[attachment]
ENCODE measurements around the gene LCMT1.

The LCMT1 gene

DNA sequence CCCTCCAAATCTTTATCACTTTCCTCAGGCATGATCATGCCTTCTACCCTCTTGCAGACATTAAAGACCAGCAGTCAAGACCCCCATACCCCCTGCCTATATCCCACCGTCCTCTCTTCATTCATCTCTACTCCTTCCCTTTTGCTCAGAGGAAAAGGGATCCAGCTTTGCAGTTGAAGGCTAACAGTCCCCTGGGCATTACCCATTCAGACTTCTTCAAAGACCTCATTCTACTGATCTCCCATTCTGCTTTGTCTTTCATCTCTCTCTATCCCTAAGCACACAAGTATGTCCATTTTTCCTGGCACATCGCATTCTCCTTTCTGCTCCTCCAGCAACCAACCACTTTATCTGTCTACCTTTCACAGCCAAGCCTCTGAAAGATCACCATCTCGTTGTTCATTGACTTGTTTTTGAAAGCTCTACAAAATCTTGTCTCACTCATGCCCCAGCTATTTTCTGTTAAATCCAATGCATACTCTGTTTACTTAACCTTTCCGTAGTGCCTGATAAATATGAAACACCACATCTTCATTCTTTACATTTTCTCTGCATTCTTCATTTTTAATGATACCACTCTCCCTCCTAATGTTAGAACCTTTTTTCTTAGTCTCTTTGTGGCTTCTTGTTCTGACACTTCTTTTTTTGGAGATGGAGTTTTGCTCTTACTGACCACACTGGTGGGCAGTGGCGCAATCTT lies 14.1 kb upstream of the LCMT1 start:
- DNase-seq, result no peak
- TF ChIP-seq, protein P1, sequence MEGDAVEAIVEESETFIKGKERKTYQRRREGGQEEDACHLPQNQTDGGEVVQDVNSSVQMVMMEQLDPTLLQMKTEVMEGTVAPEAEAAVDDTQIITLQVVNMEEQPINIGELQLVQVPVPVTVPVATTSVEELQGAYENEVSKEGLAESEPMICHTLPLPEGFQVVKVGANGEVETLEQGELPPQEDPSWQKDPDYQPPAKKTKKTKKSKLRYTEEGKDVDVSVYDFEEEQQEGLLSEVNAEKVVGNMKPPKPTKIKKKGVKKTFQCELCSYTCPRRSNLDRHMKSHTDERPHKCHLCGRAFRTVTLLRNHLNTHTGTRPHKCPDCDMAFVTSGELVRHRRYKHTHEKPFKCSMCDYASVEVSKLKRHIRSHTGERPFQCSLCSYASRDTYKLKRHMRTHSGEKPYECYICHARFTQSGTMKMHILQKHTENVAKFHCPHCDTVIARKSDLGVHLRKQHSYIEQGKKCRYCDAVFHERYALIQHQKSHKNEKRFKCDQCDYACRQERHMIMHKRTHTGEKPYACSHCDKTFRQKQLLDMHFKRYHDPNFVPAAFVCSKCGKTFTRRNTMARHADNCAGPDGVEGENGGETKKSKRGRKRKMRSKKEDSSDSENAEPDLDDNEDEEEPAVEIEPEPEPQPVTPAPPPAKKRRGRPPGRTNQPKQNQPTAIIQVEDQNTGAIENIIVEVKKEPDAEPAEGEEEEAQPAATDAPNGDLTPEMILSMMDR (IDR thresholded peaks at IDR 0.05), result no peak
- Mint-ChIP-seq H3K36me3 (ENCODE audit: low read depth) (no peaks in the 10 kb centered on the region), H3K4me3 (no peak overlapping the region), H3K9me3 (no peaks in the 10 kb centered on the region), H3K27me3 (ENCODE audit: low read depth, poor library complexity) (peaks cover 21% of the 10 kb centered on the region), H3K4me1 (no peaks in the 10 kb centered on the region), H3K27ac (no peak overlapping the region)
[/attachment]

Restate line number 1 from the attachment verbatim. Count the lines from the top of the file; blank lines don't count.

ENCODE measurements around the gene LCMT1.